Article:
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Thrombotic Thrombocytopenic Purpura

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Medical College of Wisconsin, Milwaukee County Medical Complex, 8700 West Wisconsin Avenue; Milwaukee, Wisconsin

Ann Intern Med. 1980;92(2_Part_1):249-250. doi:10.7326/0003-4819-92-2-249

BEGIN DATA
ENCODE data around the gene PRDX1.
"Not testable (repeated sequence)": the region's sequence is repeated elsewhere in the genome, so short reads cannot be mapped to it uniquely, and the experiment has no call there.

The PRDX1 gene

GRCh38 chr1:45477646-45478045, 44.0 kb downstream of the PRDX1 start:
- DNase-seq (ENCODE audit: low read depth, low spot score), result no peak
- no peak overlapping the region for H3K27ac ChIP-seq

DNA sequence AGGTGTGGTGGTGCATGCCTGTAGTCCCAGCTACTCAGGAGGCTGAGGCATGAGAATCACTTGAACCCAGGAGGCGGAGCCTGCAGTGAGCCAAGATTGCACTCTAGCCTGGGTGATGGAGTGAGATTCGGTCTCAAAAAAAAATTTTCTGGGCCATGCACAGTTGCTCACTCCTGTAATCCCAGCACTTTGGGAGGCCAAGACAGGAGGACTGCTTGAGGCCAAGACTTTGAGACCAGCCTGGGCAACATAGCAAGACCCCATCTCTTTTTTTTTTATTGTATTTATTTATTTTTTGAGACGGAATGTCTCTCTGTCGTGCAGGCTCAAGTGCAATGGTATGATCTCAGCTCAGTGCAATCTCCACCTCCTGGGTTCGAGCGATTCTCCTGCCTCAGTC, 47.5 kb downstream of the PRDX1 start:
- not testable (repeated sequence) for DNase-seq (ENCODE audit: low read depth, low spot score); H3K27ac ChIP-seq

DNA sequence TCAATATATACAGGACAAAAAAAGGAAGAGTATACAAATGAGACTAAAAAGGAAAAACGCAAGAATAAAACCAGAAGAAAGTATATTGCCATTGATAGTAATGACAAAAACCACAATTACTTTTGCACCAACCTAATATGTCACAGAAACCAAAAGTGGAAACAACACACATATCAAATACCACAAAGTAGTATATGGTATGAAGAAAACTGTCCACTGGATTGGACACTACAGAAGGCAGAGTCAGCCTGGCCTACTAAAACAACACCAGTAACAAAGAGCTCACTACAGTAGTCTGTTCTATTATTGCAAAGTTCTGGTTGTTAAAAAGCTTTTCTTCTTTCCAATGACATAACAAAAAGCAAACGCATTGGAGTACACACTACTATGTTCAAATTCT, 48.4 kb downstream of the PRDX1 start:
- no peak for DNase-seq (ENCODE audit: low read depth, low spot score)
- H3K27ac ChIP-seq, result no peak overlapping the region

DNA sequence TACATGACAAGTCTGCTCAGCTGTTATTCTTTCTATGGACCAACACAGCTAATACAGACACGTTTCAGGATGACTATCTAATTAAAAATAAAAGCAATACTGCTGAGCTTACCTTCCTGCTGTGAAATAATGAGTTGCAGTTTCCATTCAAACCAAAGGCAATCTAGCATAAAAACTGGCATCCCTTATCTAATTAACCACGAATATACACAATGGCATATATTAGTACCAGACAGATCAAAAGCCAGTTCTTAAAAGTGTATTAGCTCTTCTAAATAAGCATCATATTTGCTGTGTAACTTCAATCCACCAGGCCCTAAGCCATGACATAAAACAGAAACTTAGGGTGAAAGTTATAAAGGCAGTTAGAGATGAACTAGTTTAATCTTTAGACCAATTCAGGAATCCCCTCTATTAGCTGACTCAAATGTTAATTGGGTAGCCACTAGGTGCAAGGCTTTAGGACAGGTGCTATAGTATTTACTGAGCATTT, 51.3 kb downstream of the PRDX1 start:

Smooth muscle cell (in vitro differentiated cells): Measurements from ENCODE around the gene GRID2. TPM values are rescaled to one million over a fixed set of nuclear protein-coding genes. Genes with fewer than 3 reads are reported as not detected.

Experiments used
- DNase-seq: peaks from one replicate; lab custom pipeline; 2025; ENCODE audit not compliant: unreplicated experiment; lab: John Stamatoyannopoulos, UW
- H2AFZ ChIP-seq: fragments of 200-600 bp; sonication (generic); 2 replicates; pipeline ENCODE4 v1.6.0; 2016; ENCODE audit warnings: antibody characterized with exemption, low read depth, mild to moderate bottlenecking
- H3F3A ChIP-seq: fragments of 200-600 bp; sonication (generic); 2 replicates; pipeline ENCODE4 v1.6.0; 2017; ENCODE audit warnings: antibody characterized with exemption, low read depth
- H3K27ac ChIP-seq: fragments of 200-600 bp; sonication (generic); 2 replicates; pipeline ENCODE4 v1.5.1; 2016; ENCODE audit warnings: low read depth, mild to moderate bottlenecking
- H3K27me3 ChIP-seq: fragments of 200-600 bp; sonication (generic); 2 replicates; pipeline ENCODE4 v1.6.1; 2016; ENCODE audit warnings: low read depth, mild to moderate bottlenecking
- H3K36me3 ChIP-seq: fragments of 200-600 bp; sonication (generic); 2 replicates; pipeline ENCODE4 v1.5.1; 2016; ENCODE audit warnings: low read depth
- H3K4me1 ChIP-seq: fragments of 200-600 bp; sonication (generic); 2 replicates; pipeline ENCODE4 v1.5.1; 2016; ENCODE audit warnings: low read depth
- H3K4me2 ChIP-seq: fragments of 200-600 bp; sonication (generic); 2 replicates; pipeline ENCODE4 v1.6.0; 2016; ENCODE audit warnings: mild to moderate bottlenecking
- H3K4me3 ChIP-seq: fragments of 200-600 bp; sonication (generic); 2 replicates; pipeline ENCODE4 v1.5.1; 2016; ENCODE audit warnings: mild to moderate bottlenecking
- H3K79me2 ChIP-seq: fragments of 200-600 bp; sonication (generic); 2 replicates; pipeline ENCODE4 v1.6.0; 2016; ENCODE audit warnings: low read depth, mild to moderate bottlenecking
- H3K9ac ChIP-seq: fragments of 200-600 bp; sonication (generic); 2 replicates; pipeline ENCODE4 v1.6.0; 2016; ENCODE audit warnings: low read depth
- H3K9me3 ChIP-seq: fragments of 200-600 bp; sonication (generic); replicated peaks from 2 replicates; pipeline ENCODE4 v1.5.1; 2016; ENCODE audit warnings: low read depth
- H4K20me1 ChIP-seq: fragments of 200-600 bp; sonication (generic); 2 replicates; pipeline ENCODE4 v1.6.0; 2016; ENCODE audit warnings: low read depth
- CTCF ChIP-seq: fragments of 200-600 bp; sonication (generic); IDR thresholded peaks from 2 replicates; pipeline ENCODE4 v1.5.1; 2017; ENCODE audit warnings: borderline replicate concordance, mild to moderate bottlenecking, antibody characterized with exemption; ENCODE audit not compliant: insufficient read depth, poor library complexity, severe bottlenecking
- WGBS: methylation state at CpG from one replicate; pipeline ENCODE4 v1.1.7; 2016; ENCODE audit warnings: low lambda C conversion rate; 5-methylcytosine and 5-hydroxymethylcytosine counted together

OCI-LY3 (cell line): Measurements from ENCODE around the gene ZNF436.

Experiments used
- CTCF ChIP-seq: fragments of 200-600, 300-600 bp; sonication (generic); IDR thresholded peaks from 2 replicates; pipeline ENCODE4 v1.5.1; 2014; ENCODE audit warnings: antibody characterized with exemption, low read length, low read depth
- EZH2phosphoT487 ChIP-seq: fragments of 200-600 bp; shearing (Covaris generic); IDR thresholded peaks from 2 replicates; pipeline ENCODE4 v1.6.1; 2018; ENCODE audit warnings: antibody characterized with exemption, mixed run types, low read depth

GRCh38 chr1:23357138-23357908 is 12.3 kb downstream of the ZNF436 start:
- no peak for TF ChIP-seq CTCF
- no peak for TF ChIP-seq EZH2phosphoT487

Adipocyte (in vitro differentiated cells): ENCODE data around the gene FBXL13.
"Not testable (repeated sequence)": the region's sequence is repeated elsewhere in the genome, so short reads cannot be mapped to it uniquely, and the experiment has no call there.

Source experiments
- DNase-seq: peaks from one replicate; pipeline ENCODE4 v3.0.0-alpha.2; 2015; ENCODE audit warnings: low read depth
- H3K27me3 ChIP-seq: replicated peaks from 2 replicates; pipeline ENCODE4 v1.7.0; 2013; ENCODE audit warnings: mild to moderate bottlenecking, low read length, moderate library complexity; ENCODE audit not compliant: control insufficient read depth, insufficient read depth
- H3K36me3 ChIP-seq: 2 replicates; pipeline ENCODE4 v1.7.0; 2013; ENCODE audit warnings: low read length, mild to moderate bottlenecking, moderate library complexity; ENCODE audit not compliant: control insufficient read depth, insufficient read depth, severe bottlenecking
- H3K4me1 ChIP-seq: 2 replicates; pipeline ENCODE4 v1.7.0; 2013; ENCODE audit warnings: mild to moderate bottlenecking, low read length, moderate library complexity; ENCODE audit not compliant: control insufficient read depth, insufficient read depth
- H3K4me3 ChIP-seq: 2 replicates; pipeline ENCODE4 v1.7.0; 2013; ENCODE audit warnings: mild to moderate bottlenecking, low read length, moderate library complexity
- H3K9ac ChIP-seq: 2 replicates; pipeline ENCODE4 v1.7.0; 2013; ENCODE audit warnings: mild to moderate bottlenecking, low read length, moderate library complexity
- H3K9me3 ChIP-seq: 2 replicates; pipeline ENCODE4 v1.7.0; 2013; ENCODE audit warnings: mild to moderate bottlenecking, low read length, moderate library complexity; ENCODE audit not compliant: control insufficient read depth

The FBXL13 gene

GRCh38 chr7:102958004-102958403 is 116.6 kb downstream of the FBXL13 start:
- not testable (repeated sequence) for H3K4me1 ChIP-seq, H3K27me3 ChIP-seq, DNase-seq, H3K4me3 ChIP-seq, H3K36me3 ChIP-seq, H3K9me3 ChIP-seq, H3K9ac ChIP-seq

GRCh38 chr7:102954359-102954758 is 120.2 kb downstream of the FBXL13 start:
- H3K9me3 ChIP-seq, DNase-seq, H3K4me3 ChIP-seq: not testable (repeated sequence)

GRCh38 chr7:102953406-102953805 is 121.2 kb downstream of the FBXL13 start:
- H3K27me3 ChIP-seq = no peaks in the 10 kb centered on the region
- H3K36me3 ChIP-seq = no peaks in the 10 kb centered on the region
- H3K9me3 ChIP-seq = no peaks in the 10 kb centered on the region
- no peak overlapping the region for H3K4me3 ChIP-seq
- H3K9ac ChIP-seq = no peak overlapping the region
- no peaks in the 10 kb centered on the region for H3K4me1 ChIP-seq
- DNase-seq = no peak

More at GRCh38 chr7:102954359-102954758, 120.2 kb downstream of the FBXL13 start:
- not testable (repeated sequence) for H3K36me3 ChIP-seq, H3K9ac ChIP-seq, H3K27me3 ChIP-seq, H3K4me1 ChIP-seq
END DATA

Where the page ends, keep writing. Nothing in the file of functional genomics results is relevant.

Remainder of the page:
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Originally described in 1925 (1), thrombotic thrombocytopenic purpura remained until recently a fulminating and rapidly fatal disorder. Fortunately, it has been rare. For this reason, the early literature on the disorder has consisted of accounts of one or a few cases, largely descriptive and all attesting to the very high mortality rate; in accounts of some 23 cases, only three patients recovered. Very likely the mortality rate was even higher, because most authors prefer to report successes rather than failures. In these studies, patients failed to respond to low-dose corticosteroids, splenectomy, heparin, dextran, dipyridamole, and aspirin, given alone or in


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